Which languages and frameworks should you use?

There are many tools available, but when decided, there are a few things to keep in mind when researching:

  • Performance
  • Search Engine Optimization (SEO)
  • Style and Design


Your site's speed is one of the most critical features for user experience (UX).

Google's research shows a correlation between first load and bounce rate. Bounce rate is the percentage of users that leave your site without visiting another page.

  • 1s-3s, the probability of bounce rate increases 32%
  • 1s-5s, the probability of bounce rate increases 90%
  • 1s-6s, the probability of bounce rate increases 106%

The percentages continue to increase from there. We have to serve our sites to the client fast.

Search Engine Optimization (SEO)

SEO is essential to any website attempting to generate traffic, including your portfolio.

It improves traffic to your site by enhancing its visibility in search results. The better your SEO, the higher you'll rank.

Building your portfolio's ranking takes time, but we'll learn how to hit the ground running.

Style and Design

Your project's design is a way to display your skill, so you should put time and effort into it. That is especially true for front-end developers. I'll be covering the different tools I used to style my portfolio later.

I built this website and blog with Gatsby, a React framework. There are different methods of styling Gatsby apps.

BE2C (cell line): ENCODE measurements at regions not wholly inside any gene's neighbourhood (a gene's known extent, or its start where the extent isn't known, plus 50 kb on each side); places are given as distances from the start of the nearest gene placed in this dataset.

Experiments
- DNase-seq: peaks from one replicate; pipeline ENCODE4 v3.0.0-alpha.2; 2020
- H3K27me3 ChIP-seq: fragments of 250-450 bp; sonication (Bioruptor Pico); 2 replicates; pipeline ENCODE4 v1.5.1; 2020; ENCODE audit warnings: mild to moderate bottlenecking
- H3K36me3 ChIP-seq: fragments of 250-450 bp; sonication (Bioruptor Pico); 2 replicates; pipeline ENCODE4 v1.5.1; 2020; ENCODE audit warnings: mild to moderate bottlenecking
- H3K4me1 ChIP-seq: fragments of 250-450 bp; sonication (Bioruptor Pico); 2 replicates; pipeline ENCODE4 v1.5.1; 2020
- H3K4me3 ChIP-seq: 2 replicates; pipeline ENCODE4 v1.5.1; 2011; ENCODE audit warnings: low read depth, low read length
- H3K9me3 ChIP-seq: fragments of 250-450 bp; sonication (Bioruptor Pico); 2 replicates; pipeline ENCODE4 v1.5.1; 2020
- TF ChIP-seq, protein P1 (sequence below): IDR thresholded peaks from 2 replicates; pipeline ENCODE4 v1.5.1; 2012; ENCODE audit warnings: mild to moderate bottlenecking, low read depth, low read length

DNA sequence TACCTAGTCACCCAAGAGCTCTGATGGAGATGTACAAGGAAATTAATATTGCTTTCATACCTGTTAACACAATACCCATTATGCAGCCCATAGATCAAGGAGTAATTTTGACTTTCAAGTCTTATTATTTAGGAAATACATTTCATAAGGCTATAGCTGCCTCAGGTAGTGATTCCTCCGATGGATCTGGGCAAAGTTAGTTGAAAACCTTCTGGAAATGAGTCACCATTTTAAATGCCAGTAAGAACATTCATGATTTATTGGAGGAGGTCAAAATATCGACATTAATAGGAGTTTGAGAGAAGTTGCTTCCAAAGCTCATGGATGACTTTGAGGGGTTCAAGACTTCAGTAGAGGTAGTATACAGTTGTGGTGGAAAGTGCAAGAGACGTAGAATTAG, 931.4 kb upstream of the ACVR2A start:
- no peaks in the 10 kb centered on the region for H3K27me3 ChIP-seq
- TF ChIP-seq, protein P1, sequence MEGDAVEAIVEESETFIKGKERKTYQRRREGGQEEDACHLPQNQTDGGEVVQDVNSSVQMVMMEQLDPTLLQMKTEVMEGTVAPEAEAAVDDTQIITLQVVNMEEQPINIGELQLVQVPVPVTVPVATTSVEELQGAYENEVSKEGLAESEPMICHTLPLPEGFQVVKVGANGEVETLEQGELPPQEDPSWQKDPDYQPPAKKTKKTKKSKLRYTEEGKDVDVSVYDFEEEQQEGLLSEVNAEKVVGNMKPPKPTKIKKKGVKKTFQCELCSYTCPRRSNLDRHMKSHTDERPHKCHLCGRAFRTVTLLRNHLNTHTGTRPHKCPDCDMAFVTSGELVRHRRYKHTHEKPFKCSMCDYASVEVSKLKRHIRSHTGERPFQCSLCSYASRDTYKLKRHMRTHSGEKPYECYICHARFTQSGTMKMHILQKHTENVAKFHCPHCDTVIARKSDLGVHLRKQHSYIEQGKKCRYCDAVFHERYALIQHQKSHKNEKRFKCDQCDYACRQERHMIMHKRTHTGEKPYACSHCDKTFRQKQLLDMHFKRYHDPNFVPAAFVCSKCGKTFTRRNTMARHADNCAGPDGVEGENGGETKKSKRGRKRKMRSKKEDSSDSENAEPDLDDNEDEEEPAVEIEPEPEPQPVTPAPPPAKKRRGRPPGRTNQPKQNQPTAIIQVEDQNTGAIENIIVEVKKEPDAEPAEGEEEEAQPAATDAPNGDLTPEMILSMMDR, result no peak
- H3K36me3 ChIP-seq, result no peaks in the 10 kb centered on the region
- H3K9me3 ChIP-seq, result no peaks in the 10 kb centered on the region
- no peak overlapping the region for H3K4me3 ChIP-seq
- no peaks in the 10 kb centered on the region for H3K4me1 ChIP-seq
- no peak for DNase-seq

Three of the most popular options:

  • CSS modules
  • Sass/Scss
  • CSS-in-JS

I recently converted my site to styled-components. It was a great decision, but we'll talk more about that later.

So, Why Gatsby

GatsbyJS is a React framework that allows you to develop fast and secure websites. Gatsby 4 is in beta and now allows static site generation (SSG), deferred Static generation (DSG), and server-side rendering (SSR).

A few of Gatsby's key features include:

  • Great Performance and speed
  • Rich plugin ecosystem
  • The ability to source data from anywhere
  • The ability to access that data via GraphQL queries
  • Amazing image optimization

What was I looking to solve?

I knew I wanted to use React. It already solves many problems for developing websites and applications. The downside in my case is that it does its work client-side and sends the client an empty HTML file.

So, my portfolio would be affected in the following two ways:

  1. The client would have to wait for the JS bundle to download before seeing my content. Depending on service or internet speed, that could result in a poor user experience.
  2. Because it ships an empty HTML file until the JS bundle downloads, there's nothing for web crawlers to index, resulting in poor SEO.

I had two problems to solve. I wanted the ability to improve SEO and increase traffic to my site.

Also, I knew that I would add a blog and needed my potential audience to find my articles.

Through research, I was able to narrow my solutions down to a few options:

  1. Use React and develop a server-side solution. I could then pre-render data in an HTML file. Hydrate on the front-end so React could take over after the initial render.